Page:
Yahoo Finance's Kristin Myers and GasBuddy Head of Petroleum Analysis Patrick De Haan discuss gas prices heading into Labor Day weekend.
KRISTIN MYERS: Looking over at oil, down over half a percent right now. So let's keep that conversation going. We are joined now by Patrick De Haan, GasBuddy head of petroleum analysis. Patrick, you know, the last time I had been chatting oil on this show is just two weeks ago.
I mean, we've been talking about the OPEC forecast. Worse than previously feared for the year. For 2021, had remained unchanged. Since then, however, we've seen Hurricane Laura. I'm wondering what you are predicting for oil prices ahead of Labor Day and into next year.
PATRICK DE HAAN: All the more impressive that for the last nine weeks or so, we've been stuck in this range of $41 to call it $43 a barrel. Where we go from here on out-- well, we're continuing to watch the recovery from coronavirus not only in the US, but global economies.
Oil demand here in the US is starting to sneak up, though, of course, with the end of summer driving season here in the US, we do have some headwinds that are going to start blowing fairly strongly. Gasoline demand tends to ease up in the US after the conclusion of Labor Day weekend. So oil may be hard pressed to find a strong footing to continue a rally this year barring any sort of major breakthrough with coronavirus like a potential vaccine.
KRISTIN MYERS: Are you seeing any upside, really, for gas prices going forward?
PATRICK DE HAAN: I think moving forward, Hurricane Laura really was a small catalyst for prices. That's why we saw the national average perk up here by about $0.04 a gallon in the last week. It stands now at its highest level since March. But with the conclusion of Labor Day weekend, we will likely see gasoline demand go down.
And, really, looking at our pay with GasBuddy data on gasoline demand, which looks at the retail level, we are now on our second straight week of demand that's fallen off ever so slightly, down about 2% week on week. So gas prices should start to lose momentum before they start declining maybe $0.10 to $0.20 a gallon by Halloween.
KRISTIN MYERS: So I know that you're talking about the demand right now declining going forward, but I'm curious to know just because we're seeing people getting a little bit restless because they've been stuck in their homes. They've been finding to travel. Folks are chomping at the bit, checking which countries they could possibly visit.
More and more countries are opening up. We are seeing airlines see more and more passengers. Is there at all any kind of hope that going into this holiday season that people are just so fed up of being at home that they're actually just going to take to the road and take to the air?
PATRICK DE HAAN: I think we've almost been seeing the behavior describing this cabin fever stronger now than we usually get at the conclusion of winter. So there is a tremendous interest in getting out, but I'll note that a lot of airlines are still kind of in this cutback mode. They still have very liberal cancellation policies. That reflects that there's a lot of people that are still very nervous.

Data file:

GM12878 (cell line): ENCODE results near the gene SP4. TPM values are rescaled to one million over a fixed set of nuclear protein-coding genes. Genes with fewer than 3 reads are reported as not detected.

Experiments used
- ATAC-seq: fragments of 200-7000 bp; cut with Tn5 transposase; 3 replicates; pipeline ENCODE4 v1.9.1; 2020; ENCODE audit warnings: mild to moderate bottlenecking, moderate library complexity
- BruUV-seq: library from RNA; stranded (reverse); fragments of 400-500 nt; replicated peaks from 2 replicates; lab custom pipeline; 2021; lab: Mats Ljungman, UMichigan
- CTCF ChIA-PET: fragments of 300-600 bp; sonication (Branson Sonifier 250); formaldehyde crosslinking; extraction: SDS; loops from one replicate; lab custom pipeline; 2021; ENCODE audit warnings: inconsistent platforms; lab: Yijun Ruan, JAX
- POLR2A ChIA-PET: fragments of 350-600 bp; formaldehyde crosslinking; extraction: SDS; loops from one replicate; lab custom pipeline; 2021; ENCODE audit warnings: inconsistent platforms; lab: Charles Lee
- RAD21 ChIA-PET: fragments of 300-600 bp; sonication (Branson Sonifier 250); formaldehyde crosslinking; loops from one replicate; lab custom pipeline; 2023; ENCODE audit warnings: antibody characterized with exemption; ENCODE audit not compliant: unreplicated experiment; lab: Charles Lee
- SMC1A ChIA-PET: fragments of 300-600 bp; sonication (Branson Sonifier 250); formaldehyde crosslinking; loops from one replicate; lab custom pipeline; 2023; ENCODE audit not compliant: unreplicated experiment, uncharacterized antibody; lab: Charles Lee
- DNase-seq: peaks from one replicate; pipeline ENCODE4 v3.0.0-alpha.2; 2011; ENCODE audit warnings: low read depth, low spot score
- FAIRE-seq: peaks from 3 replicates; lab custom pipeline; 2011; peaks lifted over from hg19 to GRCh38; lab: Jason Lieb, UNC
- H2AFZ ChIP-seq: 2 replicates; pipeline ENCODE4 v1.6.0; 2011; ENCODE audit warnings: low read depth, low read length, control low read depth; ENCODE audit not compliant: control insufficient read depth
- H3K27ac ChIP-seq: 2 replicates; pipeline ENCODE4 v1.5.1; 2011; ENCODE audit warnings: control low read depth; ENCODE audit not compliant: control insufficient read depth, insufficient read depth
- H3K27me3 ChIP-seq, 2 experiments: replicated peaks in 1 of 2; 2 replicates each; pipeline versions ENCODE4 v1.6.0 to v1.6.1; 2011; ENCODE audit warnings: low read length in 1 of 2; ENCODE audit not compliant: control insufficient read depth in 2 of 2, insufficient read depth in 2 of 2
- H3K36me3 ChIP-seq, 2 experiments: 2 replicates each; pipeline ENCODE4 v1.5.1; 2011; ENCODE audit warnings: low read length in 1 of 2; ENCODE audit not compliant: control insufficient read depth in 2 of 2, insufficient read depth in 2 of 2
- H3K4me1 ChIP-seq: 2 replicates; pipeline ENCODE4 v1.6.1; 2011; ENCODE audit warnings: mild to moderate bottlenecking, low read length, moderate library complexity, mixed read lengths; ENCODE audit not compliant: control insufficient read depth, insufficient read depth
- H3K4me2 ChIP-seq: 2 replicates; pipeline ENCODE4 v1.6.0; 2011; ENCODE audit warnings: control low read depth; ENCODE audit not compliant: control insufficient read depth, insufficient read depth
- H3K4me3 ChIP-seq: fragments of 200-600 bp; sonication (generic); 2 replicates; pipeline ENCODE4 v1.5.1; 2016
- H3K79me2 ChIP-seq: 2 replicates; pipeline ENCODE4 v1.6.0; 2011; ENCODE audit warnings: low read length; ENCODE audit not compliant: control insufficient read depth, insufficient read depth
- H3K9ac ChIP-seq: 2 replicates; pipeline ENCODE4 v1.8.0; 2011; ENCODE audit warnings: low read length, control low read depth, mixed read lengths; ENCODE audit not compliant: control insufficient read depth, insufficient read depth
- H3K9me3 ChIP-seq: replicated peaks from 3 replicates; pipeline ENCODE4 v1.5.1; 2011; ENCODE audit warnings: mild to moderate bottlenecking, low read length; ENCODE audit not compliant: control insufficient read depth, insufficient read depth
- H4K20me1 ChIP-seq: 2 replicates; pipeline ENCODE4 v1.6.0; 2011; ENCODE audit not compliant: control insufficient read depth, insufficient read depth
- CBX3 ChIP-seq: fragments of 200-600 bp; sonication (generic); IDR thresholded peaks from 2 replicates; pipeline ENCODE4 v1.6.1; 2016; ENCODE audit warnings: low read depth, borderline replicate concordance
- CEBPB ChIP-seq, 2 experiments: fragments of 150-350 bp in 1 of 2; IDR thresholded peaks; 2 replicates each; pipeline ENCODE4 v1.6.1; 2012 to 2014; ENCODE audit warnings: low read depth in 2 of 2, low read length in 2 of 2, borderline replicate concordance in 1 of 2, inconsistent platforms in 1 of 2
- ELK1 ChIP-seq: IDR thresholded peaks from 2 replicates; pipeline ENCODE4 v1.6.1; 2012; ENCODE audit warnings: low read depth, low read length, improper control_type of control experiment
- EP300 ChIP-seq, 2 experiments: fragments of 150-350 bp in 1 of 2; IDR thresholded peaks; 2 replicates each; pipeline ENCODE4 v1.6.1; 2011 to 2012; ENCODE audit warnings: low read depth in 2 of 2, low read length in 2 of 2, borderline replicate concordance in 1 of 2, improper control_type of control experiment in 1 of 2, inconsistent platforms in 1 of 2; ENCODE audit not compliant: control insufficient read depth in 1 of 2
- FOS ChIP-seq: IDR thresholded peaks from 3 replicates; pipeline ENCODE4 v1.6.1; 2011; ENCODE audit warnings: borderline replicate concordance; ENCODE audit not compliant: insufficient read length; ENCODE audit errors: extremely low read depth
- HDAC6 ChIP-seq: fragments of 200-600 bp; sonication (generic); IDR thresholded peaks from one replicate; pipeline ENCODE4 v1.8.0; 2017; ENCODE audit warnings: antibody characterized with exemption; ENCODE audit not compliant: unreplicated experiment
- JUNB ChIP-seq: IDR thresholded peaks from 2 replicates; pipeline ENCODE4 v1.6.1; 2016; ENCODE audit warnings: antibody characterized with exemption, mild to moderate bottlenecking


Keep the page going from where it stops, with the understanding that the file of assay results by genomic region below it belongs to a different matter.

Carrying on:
And, of course, like you mentioned, travel restrictions acting as a big headwind on jet fuel demand. Of course, if you can't go to Europe, if you can't go to Asia, jet fuel demand is really anemic across the board. And, actually, that's one of the products out of a barrel of oil that's faced the most challenges.
So there is interest there. I think we continue to see US coronavirus cases go down. That may be positive. But now, of course, in Europe, they've seen an upswing. So how long are we going to have this looming over us? It could be many months before we see notable improvement.
KRISTIN MYERS: So we've seen that the US supply had been declining for quite some time, of course, easing the global glut. Do you see that trend continuing for much longer?
PATRICK DE HAAN: I think so. Now, keep in mind we've just had Hurricane Laura, which shut down potentially hundreds of rigs in the Gulf of Mexico, which limited oil production here in the US the last few weeks. That should keep oil inventories from really seeing a big surplus again. Last week, oil inventories, by the way, declined close to 5 million barrels. So combined with the increase in demand from several months ago, we're starting to chisel away at some of those surplus inventories.
But, again, heading into the fall, we could start to see those numbers go back up. And, of course, OPEC continues to closely monitor the situation. They want to ease up. I think OPEC is very happy with oil prices where they are. It's not high enough to justify US producers getting back online, but it's low enough to incentivize consumers to start returning to the road. So that's an interesting dynamic to keep an eye on as well.
KRISTIN MYERS: All right. Patrick De Haan, head of petroleum analysis at GasBuddy. Thanks so much for joining us today.
PATRICK DE HAAN: My pleasure.